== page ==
How has your practice changed?

My practice has changed considerably. I have stopped using drug-coated balloons and drug-eluting stents, with a few exceptions. I personally still favor, for example, a very low dose drug-eluting stent in high-risk patients such as those with critical limb ischemia. My team and I are practicing the use of paclitaxel in a very judicious way and in a very, very select group of patients.

Will we return to a focus on preparing the vessel for plain old balloon angioplasty (POBA)?

One side effect of the use of drug-coated devices was that in order to get good clinical outcomes with drug-coated devices, we learned how to better perform POBA. Over the last few years, we have learned how to prepare the vessel, dilate the vessel, and how to perform prolonged POBA. Are we going to go back to POBA, without any medication? Any pause in drug-coated device use is going to be temporary. We have the mechanical means of preparing and dilating the vessel to get a proper clinical outcome, but we also need the biological means, and this is where the drug plays a role, in reducing restenosis and allowing for improved long-term patency. Drug use itself is not going to change, but perhaps we will come up with different formulations of paclitaxel, or use different drugs such as sirolimus or everolimus. The future is going to be drug-coated or drug-eluting. That is, I think, undisputed. The question is, what kind of formulation and what kind of drug? It is not that simple.

Is the risk of mortality linked to the location of treatment with paclitaxel in the lower extremities?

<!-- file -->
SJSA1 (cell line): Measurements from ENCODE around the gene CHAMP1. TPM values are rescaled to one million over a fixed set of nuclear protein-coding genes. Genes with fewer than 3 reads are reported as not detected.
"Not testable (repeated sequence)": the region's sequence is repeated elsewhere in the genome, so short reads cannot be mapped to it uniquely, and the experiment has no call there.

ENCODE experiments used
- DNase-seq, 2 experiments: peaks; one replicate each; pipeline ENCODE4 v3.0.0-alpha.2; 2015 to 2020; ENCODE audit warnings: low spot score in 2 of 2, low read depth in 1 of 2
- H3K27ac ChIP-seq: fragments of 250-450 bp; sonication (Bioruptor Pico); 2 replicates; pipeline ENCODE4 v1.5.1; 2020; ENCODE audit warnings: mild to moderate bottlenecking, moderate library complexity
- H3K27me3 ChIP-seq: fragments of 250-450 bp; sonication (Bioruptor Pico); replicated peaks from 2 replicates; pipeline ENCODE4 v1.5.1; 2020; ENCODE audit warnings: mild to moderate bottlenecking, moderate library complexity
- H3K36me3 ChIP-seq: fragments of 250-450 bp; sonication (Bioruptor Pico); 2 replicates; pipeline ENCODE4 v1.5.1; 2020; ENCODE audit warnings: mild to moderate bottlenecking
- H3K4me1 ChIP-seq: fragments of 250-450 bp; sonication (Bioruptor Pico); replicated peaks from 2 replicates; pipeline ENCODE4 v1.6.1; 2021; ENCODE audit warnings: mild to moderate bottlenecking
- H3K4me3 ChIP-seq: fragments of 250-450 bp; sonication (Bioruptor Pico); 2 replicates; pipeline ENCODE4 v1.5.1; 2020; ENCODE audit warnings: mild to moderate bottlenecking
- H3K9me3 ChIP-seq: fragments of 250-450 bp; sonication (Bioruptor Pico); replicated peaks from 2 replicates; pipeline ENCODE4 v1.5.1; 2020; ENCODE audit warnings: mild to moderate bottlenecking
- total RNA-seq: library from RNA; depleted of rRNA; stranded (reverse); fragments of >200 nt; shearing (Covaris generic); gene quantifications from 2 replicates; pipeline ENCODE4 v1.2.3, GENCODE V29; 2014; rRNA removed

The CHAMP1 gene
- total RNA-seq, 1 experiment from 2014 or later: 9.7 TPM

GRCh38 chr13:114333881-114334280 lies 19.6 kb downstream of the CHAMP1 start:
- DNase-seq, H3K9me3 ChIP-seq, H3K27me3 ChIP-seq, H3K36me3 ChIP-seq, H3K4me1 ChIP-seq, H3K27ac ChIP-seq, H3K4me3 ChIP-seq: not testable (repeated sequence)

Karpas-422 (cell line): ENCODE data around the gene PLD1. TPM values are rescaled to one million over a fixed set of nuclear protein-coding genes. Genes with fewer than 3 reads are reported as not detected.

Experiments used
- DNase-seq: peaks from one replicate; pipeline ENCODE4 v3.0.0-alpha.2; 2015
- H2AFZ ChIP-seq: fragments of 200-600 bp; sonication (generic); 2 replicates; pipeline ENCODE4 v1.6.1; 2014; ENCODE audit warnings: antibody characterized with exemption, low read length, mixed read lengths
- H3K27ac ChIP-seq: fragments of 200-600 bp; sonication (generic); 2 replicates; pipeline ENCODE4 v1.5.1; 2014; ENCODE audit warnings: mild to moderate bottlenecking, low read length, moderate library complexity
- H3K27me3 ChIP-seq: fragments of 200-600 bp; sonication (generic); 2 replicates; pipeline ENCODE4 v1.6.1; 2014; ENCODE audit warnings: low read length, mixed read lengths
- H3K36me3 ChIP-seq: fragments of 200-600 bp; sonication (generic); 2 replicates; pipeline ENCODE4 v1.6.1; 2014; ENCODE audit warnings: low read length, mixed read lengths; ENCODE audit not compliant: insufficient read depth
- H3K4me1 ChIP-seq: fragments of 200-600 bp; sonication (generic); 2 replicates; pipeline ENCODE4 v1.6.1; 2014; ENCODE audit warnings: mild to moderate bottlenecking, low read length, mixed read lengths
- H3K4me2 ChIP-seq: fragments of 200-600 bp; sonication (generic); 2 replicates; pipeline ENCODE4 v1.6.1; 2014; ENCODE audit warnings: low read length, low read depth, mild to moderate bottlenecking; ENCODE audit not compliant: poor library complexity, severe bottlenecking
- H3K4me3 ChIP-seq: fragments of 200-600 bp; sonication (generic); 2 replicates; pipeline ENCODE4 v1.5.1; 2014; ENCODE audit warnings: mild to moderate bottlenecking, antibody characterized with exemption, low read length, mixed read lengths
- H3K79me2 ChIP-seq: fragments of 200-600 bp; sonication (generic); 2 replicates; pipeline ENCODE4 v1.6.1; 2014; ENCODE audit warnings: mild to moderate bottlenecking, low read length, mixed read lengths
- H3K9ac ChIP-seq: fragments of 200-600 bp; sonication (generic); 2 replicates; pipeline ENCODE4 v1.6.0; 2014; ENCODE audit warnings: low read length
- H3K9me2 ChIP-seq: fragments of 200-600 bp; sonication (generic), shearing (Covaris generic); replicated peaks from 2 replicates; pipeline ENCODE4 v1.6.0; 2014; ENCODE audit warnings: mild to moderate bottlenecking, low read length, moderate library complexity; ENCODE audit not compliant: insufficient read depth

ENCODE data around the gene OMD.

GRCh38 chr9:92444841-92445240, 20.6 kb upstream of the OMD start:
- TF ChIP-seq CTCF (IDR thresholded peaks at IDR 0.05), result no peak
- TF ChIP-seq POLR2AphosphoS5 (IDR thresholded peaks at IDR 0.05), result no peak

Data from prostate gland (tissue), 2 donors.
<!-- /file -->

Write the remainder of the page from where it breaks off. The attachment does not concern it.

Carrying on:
This is a very complex question and we don’t have the data to actually answer it. Does it depend on the actual site of application? Are the lower limbs at higher risk compared to the coronary arteries? There are so many differences in terms of the drug doses, devices, and excipients, as well as different applications in the lower limbs and in the coronary arteries, that it is impossible to speculate, or draw any conclusions or inferences. What I can tell you is that we shouldn’t draw any parallels with oncologic applications and chemotherapy, because pharmacologically, it is a completely different scenario. In cancer, we use intravenous high dose chemotherapy that has been appropriately formulated with some kind of solvent, so the paclitaxel can be cleared by the human body. That is not the case with paclitaxel-coated devices, where the application of paclitaxel is in its very solid state (amorphous or crystalline, or a mixture thereof). It is pure paclitaxel, which has very prolonged tissue residency. In oncology, paclitaxel has a half-life of several hours, and with drug-coated devices, paclitaxel has a half-life of several weeks, if not months. Therefore, it is impossible to draw any conclusions from paclitaxel’s oncologic applications.

What should happen going forward?